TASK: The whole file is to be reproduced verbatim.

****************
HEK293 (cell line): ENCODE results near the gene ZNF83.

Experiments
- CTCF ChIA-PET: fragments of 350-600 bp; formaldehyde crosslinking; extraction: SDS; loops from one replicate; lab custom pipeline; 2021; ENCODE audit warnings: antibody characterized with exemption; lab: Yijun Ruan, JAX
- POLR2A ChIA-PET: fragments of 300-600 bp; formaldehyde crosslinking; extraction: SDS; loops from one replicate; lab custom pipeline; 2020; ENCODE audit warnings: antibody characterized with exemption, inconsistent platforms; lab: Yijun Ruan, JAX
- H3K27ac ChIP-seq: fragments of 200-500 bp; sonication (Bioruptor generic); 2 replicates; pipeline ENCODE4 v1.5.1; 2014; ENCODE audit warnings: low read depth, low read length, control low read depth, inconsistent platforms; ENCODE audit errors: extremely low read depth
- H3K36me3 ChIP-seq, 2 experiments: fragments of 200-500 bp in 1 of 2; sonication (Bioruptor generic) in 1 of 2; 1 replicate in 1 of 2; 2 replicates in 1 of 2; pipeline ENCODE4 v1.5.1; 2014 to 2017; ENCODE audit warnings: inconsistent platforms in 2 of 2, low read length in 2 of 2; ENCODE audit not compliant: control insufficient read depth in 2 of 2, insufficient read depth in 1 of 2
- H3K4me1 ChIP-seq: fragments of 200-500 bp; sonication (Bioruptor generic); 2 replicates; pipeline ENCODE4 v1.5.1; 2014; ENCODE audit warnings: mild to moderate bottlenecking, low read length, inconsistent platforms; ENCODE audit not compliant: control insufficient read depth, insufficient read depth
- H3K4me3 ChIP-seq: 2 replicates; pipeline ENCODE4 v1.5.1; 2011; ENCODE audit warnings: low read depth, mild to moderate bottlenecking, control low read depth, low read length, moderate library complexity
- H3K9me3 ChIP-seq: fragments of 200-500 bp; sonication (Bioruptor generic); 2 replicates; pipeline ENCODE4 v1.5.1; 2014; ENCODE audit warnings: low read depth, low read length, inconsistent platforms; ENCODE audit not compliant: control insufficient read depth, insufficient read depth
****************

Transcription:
HEK293 (cell line): ENCODE results near the gene ZNF83.

Experiments
- CTCF ChIA-PET: fragments of 350-600 bp; formaldehyde crosslinking; extraction: SDS; loops from one replicate; lab custom pipeline; 2021; ENCODE audit warnings: antibody characterized with exemption; lab: Yijun Ruan, JAX
- POLR2A ChIA-PET: fragments of 300-600 bp; formaldehyde crosslinking; extraction: SDS; loops from one replicate; lab custom pipeline; 2020; ENCODE audit warnings: antibody characterized with exemption, inconsistent platforms; lab: Yijun Ruan, JAX
- H3K27ac ChIP-seq: fragments of 200-500 bp; sonication (Bioruptor generic); 2 replicates; pipeline ENCODE4 v1.5.1; 2014; ENCODE audit warnings: low read depth, low read length, control low read depth, inconsistent platforms; ENCODE audit errors: extremely low read depth
- H3K36me3 ChIP-seq, 2 experiments: fragments of 200-500 bp in 1 of 2; sonication (Bioruptor generic) in 1 of 2; 1 replicate in 1 of 2; 2 replicates in 1 of 2; pipeline ENCODE4 v1.5.1; 2014 to 2017; ENCODE audit warnings: inconsistent platforms in 2 of 2, low read length in 2 of 2; ENCODE audit not compliant: control insufficient read depth in 2 of 2, insufficient read depth in 1 of 2
- H3K4me1 ChIP-seq: fragments of 200-500 bp; sonication (Bioruptor generic); 2 replicates; pipeline ENCODE4 v1.5.1; 2014; ENCODE audit warnings: mild to moderate bottlenecking, low read length, inconsistent platforms; ENCODE audit not compliant: control insufficient read depth, insufficient read depth
- H3K4me3 ChIP-seq: 2 replicates; pipeline ENCODE4 v1.5.1; 2011; ENCODE audit warnings: low read depth, mild to moderate bottlenecking, control low read depth, low read length, moderate library complexity
- H3K9me3 ChIP-seq: fragments of 200-500 bp; sonication (Bioruptor generic); 2 replicates; pipeline ENCODE4 v1.5.1; 2014; ENCODE audit warnings: low read depth, low read length, inconsistent platforms; ENCODE audit not compliant: control insufficient read depth, insufficient read depth